Overview

Aquaman #39

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Aquaman #39

Credits

  • Words: John Arcudi
  • Art: Freddie Williams II
  • Inks: Freddie Williams II
  • Colors: Nathan Eyring
  • Story Title: The End Has No End
  • Publisher: DC Comics
  • Price: $2.50
  • Release Date: Feb 1, 2006

The end draws near for Aquaman as he comes face to face with arch-nemesis Black Manta in a seeming battle to the death.

This is the last issue of Aquaman before the title switches over to the one year later scenario, and much of this issue attempted to wrap up previous continuity and loose plot threads. I can’t say I was totally satisfied with the end results, but it was a fun read while writer John Arcudi was at the helm. Now we make way for Kurt Busiek and Butch Guice to take over with a new twist on the former king of Atlantis.

I am definitely curious about what the pair have in store for us, but in the meantime let’s recount what happened in the issue. It starts out with Black Manta arriving in Sub Diego to stir up some mischief in the sunken city to bait Aquaman out in the open. The first thing he does is bestow some of his power upon an Atlantean sorcerer who’s the target of a few of Sub Diego’s disgruntled citizens. A riot quickly ensues and in doing so, Aquaman is alerted from his perch in the lighthouse. But before he leaves, a curious thing happens as he places his magically infused water hand upon the skeletal remains of his severed hand forcing a strange wisp of energy to emanate from it.

The scene is cut there without any further explanation, but I am convinced this scene hints at greater implications to unfold sometime during the OYL scenario. So I suggest longtime readers keep this in mind for future reference, because I am sure this scene will play itself out accordingly in the next several months. In my opinion it eludes to the great change in Aquaman’s status quo, but I wish I could say the same for the events unfolding here in this story. In fact, once Aquaman leaves the lighthouse he heads out to confront Black Manta and a confrontation quickly ensues between them. I won’t give away the ending, but I have some doubts about the way it ends. If you’re intrigued so far then I suggest going out and picking up a copy to find out if my doubts are substantiated or not.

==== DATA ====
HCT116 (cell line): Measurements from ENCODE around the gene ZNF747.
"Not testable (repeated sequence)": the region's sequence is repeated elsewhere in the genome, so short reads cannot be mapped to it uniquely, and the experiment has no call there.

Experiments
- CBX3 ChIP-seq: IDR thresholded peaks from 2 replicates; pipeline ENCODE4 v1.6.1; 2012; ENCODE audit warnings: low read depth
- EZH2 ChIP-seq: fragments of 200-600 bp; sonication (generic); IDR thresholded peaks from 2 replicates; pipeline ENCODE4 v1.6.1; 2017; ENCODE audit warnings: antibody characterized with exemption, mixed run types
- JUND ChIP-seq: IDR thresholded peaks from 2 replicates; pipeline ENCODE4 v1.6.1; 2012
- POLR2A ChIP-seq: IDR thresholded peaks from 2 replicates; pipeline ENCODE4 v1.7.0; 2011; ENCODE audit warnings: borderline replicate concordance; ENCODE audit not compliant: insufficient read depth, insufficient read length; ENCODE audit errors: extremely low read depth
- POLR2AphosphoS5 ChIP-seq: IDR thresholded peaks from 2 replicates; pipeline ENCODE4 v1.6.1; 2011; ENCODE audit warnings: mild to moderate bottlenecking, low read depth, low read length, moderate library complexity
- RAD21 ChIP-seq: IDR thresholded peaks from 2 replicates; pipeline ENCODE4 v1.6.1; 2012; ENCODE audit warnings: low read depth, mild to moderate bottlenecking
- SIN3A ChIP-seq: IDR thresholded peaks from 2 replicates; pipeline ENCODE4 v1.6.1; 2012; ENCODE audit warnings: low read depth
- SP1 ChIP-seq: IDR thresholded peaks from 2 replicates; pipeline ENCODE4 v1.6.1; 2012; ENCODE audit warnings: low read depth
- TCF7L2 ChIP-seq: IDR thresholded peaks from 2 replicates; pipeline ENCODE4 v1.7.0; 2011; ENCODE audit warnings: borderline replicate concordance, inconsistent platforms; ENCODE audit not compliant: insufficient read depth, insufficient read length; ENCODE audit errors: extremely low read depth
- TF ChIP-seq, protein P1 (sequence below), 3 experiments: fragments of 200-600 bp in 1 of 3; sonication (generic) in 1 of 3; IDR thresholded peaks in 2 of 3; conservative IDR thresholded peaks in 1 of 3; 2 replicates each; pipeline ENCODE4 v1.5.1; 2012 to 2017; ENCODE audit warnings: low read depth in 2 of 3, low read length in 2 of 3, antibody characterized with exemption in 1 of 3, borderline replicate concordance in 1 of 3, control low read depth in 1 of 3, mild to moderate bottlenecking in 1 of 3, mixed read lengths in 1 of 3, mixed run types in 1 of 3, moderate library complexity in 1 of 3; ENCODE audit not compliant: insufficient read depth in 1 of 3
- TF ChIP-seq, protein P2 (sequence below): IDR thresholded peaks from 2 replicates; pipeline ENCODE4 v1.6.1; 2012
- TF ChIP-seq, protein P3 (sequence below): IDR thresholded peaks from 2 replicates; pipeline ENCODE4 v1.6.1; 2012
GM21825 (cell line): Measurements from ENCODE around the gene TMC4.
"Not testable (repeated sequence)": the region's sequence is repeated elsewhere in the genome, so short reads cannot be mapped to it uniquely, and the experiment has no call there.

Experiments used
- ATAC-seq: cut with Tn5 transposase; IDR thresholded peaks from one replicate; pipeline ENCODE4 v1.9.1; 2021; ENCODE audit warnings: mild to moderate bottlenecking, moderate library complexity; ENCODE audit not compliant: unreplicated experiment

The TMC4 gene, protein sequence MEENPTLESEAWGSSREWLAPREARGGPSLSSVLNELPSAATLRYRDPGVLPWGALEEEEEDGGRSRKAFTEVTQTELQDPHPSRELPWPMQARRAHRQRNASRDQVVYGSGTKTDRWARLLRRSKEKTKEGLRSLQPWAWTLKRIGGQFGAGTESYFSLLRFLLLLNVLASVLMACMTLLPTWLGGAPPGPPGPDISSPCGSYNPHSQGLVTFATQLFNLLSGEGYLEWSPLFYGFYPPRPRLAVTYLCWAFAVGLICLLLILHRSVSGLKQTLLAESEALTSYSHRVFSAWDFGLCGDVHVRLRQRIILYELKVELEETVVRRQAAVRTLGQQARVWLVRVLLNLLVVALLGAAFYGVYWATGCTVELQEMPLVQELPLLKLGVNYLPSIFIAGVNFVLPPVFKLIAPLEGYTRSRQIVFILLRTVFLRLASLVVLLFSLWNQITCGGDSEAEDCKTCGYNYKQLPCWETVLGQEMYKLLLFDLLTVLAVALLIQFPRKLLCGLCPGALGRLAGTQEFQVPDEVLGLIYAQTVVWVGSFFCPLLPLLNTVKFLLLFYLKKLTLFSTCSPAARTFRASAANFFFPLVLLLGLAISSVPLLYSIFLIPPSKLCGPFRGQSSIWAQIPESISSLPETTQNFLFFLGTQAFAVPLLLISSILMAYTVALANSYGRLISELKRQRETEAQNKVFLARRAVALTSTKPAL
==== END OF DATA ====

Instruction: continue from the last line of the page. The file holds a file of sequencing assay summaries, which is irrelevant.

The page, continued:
Anyhow, the story flowed well despite the obvious feeling of being deliberately cut too short to make way for the OYL scenario. I don’t think writer John Arcudi should be faulted here for it, since the obvious editorial machinations can be seen with their fingerprints all over this story. I just hope DC is making the right choice here with ending Arcudi’s run and going through yet another revamp of the character in the middle of a series run like this. I guess only time will tell if the company made the right decision here.

I don’t think artist Freddie Williams II was the right choice to illustrate the final issue of this current version of Aquaman either. I was really enjoying the work of Leonard Kirk and Andy Clarke, since the duo seemed to have the right flair for this book and it’s a shame they were replaced on this issue. I have nothing against Freddie’s work per se, but I did find his style a bit on the cartoonish side for my liking.

So overall, I thought this issue was done well despite the limitations and editorially imposed sanctions writer John Arcudi had to overcome. The jury is still out for the OYL scenario, and I am not sure if longtime fans of this book will appreciate the changes coming ahead for this character. I hate to say this, but it’s one of those wait and see kind of deals. In the meantime though, pick up this issue and hold your breath until OYL is unveiled upon us.

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